By now we’re all familiar with the underdog story. Whether fiction or non-fiction, most of these stories follow the outline laid out by The Bad News Bears – a group of children that nobody believes in achieve the impossible when an outsider shows them the way to succeed. Typically, these movies place their emotional weight on a binary outcome: win or lose. On the surface, The Dark Horse, the new film from writer-director James Napier Robertson, seems like just another one of these well-worn underdog tales. In fact, this rousing and moving picture avoids the most generic of framing in favor of a much more personal tale about compassion and empathy.
Cliff Curtis gives a powerhouse performance as Genesis Potini, a real life chess master whose glory days known as “the Dark Horse” have been overshadowed by his ongoing battle with bipolar disorder. When we first see Genesis he’s in the middle of an episode, wandering the streets in the rain muttering to himself. Though he’s briefly calmed by the sight of a chess board, it’s not long before Genesis is rounded up by the authorities. Having been institutionalized many times over the years, Genesis is given another chance in society when his brother Mutt (Barry Te Hira) agrees to take him in. Genesis is presented with a plethora of pills and instructions to avoid stress, which is likely to trigger further incidents.
But Genesis hasn’t been released into a stable environment. Mutt is a member of gang, a Hell’s Angels-styled gang called the Vagrants, and plans to have his teenage son, Mana (James Rolleston), initiated in the gang. However, Genesis does find something to give him a bit of hope when he stumbles upon a chess club for kids headed by his old friend Noble (Kirk Torrance). At first skeptical, Noble soon welcomes Genesis as the new coach of this chess team. Genesis doesn’t set his sights on small goals, and wants to take the team to the New Zealand national finals in Auckland. In order to pull off this improbable feat, Genesis must keep himself centered amidst all the problems that come with life.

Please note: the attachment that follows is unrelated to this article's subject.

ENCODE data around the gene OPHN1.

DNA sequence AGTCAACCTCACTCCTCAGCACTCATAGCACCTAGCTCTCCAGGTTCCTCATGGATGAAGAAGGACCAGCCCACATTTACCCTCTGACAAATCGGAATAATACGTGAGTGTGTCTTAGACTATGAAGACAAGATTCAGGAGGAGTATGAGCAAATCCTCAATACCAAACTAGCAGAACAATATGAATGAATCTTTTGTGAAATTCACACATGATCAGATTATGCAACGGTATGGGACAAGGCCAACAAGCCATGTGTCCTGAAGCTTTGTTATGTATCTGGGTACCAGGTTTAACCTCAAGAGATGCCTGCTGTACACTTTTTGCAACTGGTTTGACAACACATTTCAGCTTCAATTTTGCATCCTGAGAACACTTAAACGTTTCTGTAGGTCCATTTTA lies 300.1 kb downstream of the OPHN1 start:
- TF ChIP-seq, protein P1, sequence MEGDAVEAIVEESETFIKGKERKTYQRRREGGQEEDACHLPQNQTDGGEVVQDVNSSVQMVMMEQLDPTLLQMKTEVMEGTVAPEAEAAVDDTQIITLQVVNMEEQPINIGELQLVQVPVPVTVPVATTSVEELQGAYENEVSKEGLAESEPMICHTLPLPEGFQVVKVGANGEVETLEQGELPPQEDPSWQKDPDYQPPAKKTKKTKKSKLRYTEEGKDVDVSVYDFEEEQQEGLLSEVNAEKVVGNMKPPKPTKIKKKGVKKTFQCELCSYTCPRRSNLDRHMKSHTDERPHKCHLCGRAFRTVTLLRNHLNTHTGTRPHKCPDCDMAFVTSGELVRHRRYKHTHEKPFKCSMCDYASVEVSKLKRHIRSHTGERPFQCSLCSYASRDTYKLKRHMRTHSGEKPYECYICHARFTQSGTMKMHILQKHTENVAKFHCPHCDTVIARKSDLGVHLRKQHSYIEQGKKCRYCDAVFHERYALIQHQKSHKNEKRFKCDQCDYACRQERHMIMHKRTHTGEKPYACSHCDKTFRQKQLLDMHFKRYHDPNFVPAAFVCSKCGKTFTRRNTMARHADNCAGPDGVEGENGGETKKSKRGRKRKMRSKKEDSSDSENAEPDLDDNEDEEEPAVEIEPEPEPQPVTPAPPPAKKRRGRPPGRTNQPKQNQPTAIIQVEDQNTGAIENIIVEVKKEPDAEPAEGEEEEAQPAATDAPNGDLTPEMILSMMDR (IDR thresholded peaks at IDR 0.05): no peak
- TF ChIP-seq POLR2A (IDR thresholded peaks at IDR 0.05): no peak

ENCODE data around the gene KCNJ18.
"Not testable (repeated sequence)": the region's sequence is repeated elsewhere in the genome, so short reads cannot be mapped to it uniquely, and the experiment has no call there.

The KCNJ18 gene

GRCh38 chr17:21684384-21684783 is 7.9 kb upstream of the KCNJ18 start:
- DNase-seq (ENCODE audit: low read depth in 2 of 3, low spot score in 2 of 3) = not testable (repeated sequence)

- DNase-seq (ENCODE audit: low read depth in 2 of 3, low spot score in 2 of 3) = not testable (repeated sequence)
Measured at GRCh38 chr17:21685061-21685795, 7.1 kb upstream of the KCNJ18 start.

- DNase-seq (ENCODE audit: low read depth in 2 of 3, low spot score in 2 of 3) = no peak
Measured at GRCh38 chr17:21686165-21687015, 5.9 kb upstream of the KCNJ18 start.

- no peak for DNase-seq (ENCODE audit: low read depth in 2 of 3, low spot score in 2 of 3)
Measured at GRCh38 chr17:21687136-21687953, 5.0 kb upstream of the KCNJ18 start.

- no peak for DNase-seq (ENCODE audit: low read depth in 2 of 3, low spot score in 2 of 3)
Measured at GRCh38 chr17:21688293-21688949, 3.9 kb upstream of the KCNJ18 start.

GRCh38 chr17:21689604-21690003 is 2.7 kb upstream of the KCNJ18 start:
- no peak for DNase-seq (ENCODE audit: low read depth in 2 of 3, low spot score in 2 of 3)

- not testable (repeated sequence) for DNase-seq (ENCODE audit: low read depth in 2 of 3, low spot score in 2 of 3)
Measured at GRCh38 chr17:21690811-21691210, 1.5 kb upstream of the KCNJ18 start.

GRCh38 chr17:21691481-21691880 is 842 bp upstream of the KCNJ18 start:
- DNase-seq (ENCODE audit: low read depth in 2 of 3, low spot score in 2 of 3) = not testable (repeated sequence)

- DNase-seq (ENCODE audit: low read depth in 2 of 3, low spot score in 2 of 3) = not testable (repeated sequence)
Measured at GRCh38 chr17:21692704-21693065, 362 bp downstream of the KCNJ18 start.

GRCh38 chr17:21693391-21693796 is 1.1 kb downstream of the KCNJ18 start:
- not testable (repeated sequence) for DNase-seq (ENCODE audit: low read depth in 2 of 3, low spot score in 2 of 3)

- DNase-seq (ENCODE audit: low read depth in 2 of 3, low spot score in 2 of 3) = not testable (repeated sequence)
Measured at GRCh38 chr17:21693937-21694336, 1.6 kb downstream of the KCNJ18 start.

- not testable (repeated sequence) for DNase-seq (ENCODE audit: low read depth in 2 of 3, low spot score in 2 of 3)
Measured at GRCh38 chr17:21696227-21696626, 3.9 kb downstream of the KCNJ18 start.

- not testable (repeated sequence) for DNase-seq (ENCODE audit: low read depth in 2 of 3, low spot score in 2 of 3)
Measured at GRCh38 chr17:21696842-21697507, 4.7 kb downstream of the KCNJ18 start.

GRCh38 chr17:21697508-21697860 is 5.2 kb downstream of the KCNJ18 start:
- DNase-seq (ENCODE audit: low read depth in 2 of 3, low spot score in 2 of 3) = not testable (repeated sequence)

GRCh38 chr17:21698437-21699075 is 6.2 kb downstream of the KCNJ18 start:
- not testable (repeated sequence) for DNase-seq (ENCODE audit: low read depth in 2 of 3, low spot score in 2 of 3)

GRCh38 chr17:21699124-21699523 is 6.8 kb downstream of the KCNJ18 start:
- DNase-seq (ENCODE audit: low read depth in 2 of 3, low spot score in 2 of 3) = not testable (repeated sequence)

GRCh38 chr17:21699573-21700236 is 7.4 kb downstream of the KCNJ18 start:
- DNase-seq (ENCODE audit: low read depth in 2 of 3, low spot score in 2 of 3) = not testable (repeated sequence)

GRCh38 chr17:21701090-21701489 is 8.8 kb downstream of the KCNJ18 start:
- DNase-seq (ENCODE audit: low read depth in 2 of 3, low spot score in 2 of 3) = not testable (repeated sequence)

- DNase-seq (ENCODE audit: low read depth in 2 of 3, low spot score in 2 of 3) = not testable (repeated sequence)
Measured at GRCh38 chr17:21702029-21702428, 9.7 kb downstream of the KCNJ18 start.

Whereas most movies with this sort of subject matter would be laborious in its profound messaging, with impassioned speeches meant to snap the underdog children out of their funk. That never happens in The Dark Horse, as Curtis’ Genesis uses the metaphor of mythology to inspire. More than every character telling each other how they should rise above the muck of poverty, James Napier Robertson chooses moments of strong empathy, where a simple gesture like a hand on the shoulder can give more comfort and confidence than a wordy monologue.
And that’s where the emotional power of The Dark Horse lies – its pure belief in the redemptive power of empathy. There’s no cartoonish portrayal about mental illness, Curtis is too smart an actor to convey Genesis as the stereotypical tortured genius. In the film, the methods that work best to calm the more manic episodes are empathetic gestures, moments of understanding and kindness. However, not all characters are full of sympathy for Genesis or anyone else for that matter. Once again, The Dark Horse shows empathy as a way out for Mana, a child raised to believe that violence is the only solution. When all seems dark, just a bit of hope and understanding can have a remarkable effect.
At the film’s moment of triumph, when the kids are at the finals for the great chess tournament, the deciding moment is left ambiguous. Genesis had been kicked out of the auditorium for his boisterous coaching. We see him outside on the verge of a manic attack when the fateful moment (which I won’t spoil) happens. It’s a smart and deliberate choice that takes the meaning of the film away from win or lose – it’s immaterial. Instead, The Dark Horse remains about human relationships that so happen to coalesce around a chess board.
There’s not a moment that feels out of place in The Dark Horse. This is movie where everything clicks. Even the decisions of Genesis in his moments of mental anguish aren’t a mystery to the audience. The Dark Horse is a rousing drama led by Cliff Curtis’ magnificent performance. It’s no mystery as to why The Dark Horse is one of the most popular films to ever come from New Zealand. We all know those well-worn underdog stories. This isn’t one of those. This is something much more special and honest, a wondrous triumph of cinema.
- The Dark Horse
Led by a powerful performance from Cliff Curtis, The Dark Horse eschews the generic frame of the underdog story for a much more honest and powerful tale about the power of empathy.